We have 3.7% statistical unemployment, the lowest in 50 years, which in classic economics would seem to demand increases in wages.  We also have a mid-60% labor participation rate, the lowest since 1977, which is an important figure indicating the number of potential workers who have left the workforce and stopped looking, who might also be drawn back in if the money was worth their while.

The Chamber of Commerce understands it cannot prevent an increase forever and floated out its potential compromise which was just to the left of indentured servitude.  They were open to a double-digit minimum wage and realize that it has to increase sometime, but they wanted to keep sub-minimums, continue to try and freeze the tipped credit, and, heck no, to an automatic index.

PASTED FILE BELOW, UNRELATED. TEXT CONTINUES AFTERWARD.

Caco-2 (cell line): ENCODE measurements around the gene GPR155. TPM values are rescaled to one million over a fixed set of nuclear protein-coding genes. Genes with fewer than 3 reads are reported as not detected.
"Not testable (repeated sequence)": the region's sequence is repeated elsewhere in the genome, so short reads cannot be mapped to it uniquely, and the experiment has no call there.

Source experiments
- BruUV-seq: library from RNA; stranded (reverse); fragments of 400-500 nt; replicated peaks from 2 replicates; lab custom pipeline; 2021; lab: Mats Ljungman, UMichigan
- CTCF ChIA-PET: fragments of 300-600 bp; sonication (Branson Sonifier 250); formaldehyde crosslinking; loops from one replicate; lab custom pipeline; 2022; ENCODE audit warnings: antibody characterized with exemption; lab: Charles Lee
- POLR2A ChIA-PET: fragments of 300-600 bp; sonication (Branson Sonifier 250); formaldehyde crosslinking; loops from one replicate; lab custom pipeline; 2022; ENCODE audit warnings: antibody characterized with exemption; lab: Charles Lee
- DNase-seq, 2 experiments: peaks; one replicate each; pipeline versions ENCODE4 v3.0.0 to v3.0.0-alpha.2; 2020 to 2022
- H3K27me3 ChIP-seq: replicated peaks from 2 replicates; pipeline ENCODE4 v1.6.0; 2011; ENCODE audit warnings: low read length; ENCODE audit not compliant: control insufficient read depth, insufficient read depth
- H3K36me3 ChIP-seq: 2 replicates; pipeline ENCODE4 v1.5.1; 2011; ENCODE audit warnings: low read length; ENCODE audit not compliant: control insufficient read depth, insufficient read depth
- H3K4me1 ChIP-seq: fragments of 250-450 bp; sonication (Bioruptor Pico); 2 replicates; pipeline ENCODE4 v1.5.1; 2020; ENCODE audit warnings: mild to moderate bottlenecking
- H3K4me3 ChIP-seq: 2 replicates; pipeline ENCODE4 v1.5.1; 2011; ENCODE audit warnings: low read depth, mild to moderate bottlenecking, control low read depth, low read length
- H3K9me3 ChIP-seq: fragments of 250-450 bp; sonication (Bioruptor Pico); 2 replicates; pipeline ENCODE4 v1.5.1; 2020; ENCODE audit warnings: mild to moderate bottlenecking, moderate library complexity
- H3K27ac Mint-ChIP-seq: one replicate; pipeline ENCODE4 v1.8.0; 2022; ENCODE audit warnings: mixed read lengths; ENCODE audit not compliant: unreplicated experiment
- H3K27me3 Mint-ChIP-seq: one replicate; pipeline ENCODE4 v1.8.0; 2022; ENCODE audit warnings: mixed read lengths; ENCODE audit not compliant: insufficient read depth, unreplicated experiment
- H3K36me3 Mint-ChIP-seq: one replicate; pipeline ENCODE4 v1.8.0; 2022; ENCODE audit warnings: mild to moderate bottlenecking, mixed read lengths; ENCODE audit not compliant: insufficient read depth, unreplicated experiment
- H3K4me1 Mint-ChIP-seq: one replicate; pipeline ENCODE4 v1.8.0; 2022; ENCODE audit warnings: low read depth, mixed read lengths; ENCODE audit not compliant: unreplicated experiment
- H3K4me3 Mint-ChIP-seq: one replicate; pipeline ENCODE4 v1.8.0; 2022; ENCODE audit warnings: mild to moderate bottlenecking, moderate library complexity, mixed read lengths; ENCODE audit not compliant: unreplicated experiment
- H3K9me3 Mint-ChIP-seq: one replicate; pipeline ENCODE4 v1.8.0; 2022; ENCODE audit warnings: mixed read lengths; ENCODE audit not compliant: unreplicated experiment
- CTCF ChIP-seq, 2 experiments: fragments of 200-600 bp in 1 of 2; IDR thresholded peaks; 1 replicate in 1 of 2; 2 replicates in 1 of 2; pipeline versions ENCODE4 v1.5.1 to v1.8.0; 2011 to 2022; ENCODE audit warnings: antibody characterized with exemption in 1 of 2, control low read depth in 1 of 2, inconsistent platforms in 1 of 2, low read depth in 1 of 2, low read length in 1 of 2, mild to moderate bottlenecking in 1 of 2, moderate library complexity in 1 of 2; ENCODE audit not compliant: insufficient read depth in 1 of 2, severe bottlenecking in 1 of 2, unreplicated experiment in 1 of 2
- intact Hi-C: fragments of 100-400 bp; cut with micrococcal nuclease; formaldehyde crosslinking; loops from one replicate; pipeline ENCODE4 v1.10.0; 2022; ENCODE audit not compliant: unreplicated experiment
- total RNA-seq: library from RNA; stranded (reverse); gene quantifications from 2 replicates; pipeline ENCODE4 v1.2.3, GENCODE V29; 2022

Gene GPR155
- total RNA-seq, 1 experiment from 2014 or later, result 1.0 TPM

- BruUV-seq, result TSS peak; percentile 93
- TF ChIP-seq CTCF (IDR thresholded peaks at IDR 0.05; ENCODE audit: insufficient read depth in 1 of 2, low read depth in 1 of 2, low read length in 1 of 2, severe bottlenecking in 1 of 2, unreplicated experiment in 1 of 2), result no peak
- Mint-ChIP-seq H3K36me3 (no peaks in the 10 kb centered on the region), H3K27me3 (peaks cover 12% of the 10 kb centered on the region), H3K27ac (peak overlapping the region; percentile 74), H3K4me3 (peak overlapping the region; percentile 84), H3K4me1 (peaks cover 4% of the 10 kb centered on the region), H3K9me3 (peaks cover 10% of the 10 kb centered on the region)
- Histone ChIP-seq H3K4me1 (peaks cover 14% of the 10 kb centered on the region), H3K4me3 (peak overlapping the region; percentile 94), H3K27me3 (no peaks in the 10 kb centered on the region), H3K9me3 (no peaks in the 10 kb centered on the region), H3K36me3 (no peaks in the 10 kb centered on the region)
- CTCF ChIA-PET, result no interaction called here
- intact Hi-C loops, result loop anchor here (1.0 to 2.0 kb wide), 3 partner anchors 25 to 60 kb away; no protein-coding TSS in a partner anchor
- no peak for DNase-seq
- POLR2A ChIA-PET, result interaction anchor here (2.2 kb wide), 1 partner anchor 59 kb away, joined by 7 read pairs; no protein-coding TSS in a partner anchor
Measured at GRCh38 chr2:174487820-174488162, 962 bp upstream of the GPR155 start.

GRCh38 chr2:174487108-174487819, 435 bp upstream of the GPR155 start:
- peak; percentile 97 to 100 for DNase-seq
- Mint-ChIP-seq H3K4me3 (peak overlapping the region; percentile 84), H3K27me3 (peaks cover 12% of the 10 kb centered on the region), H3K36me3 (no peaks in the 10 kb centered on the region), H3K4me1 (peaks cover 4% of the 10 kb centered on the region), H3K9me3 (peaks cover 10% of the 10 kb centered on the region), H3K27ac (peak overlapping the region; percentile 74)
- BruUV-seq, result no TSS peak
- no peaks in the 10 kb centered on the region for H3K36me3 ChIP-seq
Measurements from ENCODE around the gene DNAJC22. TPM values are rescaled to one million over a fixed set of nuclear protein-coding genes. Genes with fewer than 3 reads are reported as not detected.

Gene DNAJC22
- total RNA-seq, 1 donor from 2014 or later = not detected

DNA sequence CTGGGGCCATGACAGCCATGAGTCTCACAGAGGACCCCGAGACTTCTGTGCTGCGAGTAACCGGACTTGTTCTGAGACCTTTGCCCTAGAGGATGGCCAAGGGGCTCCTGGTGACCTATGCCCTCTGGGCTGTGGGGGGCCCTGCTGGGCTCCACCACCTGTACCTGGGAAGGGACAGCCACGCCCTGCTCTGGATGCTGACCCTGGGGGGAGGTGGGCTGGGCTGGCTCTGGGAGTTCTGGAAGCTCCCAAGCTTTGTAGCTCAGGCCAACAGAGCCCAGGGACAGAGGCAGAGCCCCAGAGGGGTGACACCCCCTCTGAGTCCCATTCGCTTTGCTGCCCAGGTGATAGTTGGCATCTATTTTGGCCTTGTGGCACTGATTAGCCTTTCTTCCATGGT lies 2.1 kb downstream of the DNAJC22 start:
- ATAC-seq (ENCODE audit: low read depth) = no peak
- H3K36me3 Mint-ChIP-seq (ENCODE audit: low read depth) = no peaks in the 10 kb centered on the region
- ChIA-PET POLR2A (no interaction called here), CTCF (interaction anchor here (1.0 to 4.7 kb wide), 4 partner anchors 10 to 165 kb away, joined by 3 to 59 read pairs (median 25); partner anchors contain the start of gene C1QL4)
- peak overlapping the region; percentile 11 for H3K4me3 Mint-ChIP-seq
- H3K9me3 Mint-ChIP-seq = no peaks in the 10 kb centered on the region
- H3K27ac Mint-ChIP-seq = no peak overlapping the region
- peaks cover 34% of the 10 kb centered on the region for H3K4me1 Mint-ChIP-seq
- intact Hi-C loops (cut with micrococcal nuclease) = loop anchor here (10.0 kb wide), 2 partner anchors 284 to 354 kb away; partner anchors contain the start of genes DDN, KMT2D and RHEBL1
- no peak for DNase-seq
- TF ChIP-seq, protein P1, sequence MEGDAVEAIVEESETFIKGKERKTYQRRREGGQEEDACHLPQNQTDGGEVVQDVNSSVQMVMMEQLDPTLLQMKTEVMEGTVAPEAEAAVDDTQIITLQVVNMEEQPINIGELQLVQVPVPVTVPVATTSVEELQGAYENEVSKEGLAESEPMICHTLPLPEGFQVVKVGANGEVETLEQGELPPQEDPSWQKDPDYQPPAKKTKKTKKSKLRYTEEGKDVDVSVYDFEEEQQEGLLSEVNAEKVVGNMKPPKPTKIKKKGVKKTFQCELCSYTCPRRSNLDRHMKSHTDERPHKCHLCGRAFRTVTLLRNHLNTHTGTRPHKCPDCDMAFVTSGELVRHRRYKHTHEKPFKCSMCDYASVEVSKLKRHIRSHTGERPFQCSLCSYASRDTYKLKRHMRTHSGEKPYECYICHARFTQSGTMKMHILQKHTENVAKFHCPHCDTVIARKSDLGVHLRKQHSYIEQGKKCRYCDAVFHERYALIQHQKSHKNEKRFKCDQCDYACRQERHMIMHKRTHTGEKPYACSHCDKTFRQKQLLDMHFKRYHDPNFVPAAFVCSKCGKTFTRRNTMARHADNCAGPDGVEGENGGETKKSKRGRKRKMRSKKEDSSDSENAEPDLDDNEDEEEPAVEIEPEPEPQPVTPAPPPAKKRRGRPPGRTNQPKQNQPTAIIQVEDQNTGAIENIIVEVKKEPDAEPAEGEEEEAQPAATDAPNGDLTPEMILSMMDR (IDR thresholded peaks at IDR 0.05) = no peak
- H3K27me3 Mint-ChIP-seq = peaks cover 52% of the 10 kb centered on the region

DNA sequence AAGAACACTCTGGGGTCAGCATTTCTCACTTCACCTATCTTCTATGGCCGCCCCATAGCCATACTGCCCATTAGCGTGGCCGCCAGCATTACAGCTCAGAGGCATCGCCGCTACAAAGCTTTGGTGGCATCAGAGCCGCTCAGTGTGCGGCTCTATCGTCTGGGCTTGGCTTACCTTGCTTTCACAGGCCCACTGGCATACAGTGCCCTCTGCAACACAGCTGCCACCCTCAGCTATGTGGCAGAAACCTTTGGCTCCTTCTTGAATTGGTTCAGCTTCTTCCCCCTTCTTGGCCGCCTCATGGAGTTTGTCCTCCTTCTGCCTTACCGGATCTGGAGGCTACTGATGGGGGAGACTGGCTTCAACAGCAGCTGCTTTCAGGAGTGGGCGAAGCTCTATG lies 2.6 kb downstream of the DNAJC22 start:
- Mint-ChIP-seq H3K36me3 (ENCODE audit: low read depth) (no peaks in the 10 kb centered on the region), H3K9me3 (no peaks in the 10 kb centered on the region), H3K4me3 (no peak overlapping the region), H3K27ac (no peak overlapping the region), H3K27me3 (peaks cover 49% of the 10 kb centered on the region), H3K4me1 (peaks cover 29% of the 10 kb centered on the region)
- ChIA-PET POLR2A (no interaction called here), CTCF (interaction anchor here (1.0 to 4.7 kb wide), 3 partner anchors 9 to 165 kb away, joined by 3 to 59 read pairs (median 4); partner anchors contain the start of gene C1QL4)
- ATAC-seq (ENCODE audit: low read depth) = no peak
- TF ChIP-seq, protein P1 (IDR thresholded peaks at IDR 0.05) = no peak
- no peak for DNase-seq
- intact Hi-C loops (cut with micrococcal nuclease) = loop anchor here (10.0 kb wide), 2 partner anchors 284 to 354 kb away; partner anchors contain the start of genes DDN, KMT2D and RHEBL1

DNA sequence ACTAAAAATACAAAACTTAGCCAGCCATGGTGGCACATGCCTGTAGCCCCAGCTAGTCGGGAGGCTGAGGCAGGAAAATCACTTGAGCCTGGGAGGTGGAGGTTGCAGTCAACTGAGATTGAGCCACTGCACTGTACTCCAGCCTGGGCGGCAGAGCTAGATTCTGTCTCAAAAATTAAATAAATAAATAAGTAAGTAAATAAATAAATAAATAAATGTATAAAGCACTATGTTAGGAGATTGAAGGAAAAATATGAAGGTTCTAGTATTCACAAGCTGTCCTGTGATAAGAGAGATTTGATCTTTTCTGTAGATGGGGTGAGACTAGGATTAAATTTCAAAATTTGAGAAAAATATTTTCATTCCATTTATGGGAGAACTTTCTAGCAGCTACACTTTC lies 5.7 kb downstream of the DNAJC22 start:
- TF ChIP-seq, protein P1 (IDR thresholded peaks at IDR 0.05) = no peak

The Senate is seen as the stumbling block since they can hide behind the CBO report, but people like New Orleans’ own Steve Scalise, Republican House whip, have also dug in their heels in opposition.  Luckily, we can still root for Speaker Nancy Pelosi to try and find a compromise here and thread the needle, even against opposition, left and right, to see if we might get a raise.  Our members need a raise, so we’re pushing, but this might just be the undercard to the real fight in 2022 with a new president replacing Trump who has made this a signature issue.

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Thank Goodness for a Tropical Storm Barry “Nothing Burger”